Where the Wild Things Are… a picture book that been a hallmark of children’s literature libraries for decades… it holds a special place in the memories of many people who grew up with the dark fantasy.
I remember the author – Maurice Sendak, who just passed away a couple weeks ago – vividly through his illustrations. What I didn’t know was the impact that he also made in classical music.
Many of Sendak’s books had second lives on stage and screen. Among the most notable adaptations are the operas Where the Wild Things Are and Higglety Pigglety Pop! by the British composer Oliver Knussen.
But Sendak’s influence went deeper. Starting in the early 1980s, he designed sets for operas and ballets, some of which were widely used by regional opera companies. His version of Mozart’s The Magic Flute for the Houston Grand Opera (1980) was rented out to smaller companies so frequently that the backdrops needed to be painstakingly restored when Houston revived it in 2004. The company also hired Sendak to design sets and costumes for Humperdinck’s Hansel and Gretel (1997).
Sendak’s work was featured several times at New York City Opera, most notably his 1981 staging of Janáček’s The Cunning Little Vixen (see slideshow below). The work featured a fantasy world with talking animals not so unlike the goblins and ghouls of his books. The New York Times opined: “Mr. Sendak, in his City Opera debut, has designed a captivating menagerie, sometimes tilting too far in the direction of Disneyland, but on the whole capturing and holding a dusky woodlands mood.”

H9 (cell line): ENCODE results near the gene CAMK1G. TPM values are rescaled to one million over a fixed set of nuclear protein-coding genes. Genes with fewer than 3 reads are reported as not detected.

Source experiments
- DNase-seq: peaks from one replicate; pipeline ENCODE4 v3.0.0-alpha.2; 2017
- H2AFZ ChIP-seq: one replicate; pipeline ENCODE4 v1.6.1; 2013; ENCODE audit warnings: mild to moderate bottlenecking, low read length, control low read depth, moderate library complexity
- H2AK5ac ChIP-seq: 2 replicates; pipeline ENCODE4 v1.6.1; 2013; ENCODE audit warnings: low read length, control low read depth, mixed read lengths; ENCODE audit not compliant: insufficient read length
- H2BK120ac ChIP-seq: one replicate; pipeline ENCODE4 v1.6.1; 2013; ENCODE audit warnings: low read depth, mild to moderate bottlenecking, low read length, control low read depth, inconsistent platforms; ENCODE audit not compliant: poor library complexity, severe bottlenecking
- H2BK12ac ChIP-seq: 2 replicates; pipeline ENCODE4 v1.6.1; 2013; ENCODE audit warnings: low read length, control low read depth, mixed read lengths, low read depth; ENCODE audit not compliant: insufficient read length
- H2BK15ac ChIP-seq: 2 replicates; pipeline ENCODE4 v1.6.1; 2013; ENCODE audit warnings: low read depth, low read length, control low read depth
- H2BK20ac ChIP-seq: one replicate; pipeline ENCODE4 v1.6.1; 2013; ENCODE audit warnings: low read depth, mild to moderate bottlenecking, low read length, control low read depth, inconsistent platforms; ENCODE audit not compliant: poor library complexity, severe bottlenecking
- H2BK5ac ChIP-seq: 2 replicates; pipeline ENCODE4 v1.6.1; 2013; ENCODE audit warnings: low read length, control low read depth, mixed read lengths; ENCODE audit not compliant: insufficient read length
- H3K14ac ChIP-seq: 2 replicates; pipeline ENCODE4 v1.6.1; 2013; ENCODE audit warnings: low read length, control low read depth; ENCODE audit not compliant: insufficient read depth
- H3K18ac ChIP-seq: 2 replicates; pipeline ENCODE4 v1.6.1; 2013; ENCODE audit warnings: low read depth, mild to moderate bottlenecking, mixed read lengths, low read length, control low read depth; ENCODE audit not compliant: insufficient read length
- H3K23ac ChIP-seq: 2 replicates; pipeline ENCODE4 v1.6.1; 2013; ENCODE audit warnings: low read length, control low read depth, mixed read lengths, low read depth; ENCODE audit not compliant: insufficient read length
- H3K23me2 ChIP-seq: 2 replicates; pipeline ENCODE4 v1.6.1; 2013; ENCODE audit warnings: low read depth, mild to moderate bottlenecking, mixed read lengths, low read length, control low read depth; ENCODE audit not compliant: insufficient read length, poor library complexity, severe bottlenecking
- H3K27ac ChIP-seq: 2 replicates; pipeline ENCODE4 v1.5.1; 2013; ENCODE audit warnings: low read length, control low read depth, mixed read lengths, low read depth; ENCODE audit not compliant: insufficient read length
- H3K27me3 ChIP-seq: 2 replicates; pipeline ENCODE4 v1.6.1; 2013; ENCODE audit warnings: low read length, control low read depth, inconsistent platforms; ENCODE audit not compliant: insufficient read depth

Other Sendak opera productions included Mozart’s Idomeneo for the LA Opera, Prokofiev’s The Love for Three Oranges for Lyric Opera of Kansas City and two one-act works by Ravel. Sendak told one interviewer that when designing for opera, he listens to the music “because the answer to the artistic puzzle lies within the music.”
A great man who made a great mark in the world… he will be missed. Read the full story: Classical Music Fueled Maurice Sendak’s Creative Muse.
Other stories from the week
- Classical, hip-hop and poetry collide at 4th annual Piano Slam
- Something you might not know about Supreme Court Associate Justice Ruth Bader Ginsburg: she is a dedicated advocate of classical music
- The Sarasota Orchestra 2012-2013 season presents possible candidates for a new music director, including the striking blonde rock star Anu Tali
- The Princeton Symphony Orchestra had a very “impressionistic” way of marking Mother’s Day this year… how did you celebrate?
Remember, we will be attending the eighth blackbird benefit tonight in downtown Chicago. We’ll look forward to seeing you there!